August 23, 2007 — Vol. 43, No. 2
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U.S. official praises S. Africa’s AIDS plan

Celean Jacobson

JOHANNESBURG, South Africa — The top U.S. health official praised South Africa’s new national AIDS plan on Sunday, but sidestepped questions about the dismissal of a deputy minister seen as a driving force behind the country’s program.

South Africa’s five-year plan, launched earlier this year, aims to reduce the number of new HIV infections and to extend treatment to 80 percent of those with AIDS by 2011.

South Africa “has constructed a good plan,” Mike Leavitt, the U.S. secretary of health and human services, said at the start of his visit. “Now it must be executed in a way that makes good on the prospects it offers and the hope it can provide.”

Each day, nearly 1,000 people die of AIDS in South Africa and an estimated 1,400 are newly infected with HIV, the virus that causes the disease. The government has said it is concerned about the increasing costs of anti-retroviral drugs.

Leavitt was on a four-nation tour to highlight U.S. health care programs in Africa, with a focus on HIV/AIDS and malaria. His visit follows President Bush’s call to Congress to double the initial $15 billion funding of the President’s Emergency Plan for AIDS Relief, or PEPFAR.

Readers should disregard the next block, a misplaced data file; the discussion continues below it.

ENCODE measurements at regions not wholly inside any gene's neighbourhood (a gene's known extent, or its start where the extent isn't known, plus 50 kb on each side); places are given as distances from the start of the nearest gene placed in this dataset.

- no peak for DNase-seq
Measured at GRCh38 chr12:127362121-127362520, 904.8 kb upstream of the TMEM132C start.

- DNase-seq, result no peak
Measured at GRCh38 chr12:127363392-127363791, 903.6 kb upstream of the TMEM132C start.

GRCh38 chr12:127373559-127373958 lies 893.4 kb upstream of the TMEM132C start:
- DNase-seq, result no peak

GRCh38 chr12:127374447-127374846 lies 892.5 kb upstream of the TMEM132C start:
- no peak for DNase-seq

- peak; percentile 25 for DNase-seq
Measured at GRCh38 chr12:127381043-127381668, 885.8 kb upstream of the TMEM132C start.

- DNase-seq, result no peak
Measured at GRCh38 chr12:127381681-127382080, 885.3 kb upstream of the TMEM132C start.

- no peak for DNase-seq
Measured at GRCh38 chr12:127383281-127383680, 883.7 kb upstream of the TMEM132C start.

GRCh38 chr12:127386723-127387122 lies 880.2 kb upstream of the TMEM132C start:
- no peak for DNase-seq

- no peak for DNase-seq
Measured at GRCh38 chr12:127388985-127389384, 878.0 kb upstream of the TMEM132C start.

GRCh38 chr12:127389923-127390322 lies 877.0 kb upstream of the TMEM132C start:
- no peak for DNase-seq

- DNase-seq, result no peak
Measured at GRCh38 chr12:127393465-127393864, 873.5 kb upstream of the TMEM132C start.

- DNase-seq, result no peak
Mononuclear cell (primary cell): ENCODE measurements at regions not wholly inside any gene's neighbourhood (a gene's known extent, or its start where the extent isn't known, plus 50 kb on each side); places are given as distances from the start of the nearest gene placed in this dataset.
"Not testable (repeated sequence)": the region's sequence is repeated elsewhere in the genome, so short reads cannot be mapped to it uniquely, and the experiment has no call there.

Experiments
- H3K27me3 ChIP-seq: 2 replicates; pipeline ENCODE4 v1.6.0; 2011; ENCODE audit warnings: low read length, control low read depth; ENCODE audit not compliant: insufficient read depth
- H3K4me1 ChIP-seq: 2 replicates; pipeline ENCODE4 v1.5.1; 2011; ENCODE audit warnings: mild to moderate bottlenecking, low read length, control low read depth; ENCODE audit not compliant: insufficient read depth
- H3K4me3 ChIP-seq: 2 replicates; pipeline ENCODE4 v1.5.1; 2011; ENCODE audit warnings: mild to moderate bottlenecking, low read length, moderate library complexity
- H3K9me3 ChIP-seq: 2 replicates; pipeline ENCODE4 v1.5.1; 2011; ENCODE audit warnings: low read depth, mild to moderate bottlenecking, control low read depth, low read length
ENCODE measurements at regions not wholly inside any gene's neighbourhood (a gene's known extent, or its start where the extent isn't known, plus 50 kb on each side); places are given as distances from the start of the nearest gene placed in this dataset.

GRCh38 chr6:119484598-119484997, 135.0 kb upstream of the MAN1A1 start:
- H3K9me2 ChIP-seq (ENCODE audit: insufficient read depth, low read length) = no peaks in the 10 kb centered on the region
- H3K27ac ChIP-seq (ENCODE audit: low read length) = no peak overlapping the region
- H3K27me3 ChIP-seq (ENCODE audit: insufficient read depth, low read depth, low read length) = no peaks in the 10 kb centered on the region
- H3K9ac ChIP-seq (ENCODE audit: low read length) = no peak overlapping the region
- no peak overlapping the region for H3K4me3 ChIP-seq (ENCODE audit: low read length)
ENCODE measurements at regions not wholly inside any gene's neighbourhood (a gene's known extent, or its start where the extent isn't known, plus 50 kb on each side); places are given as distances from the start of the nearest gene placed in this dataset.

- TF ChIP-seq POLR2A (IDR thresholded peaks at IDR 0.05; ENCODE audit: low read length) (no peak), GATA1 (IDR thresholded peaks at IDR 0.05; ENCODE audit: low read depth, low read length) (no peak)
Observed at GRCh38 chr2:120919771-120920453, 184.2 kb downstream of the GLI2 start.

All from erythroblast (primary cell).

The program helps provide treatment for 1.1 million people worldwide, with more than a million in Africa. But it has been criticized for emphasizing abstinence and fidelity over the use of condoms in its prevention efforts.

The U.S. has invested $600 million this year in South Africa, where an estimated 5.4 million people are infected with the AIDS virus.

There is concern the government’s plan could be undermined after South African President Thabo Mbeki — who has long been accused of playing down the AIDS epidemic — fired Nozizwe Madlala-Routledge as deputy health minister.

Madlala-Routledge had won widespread praise for her work in drawing up the new plan. Her boss, Health Minister Manto Tshabalala-Msimang, has been seen as a destructive force because she has questioned the efficacy of AIDS drugs and instead promoted beets and garlic as a remedy.

Mbeki said he fired Madlala-Routledge because she was incapable of working as part of a team.

Leavitt would not comment on the dismissal, but warned that “any country that does not aggressively move” to address the epidemic “will bear the unhappy results.”

Briefing reporters, he said he would not be meeting with Tshabalala-Msimang as he had been informed she would be out of the country, and instead would meet with the minister for social development and officials from the health department.

Leavitt left South Africa on Tuesday. Next, he will travel to Mozambique, Tanzania and Rwanda.

(Associated Press)

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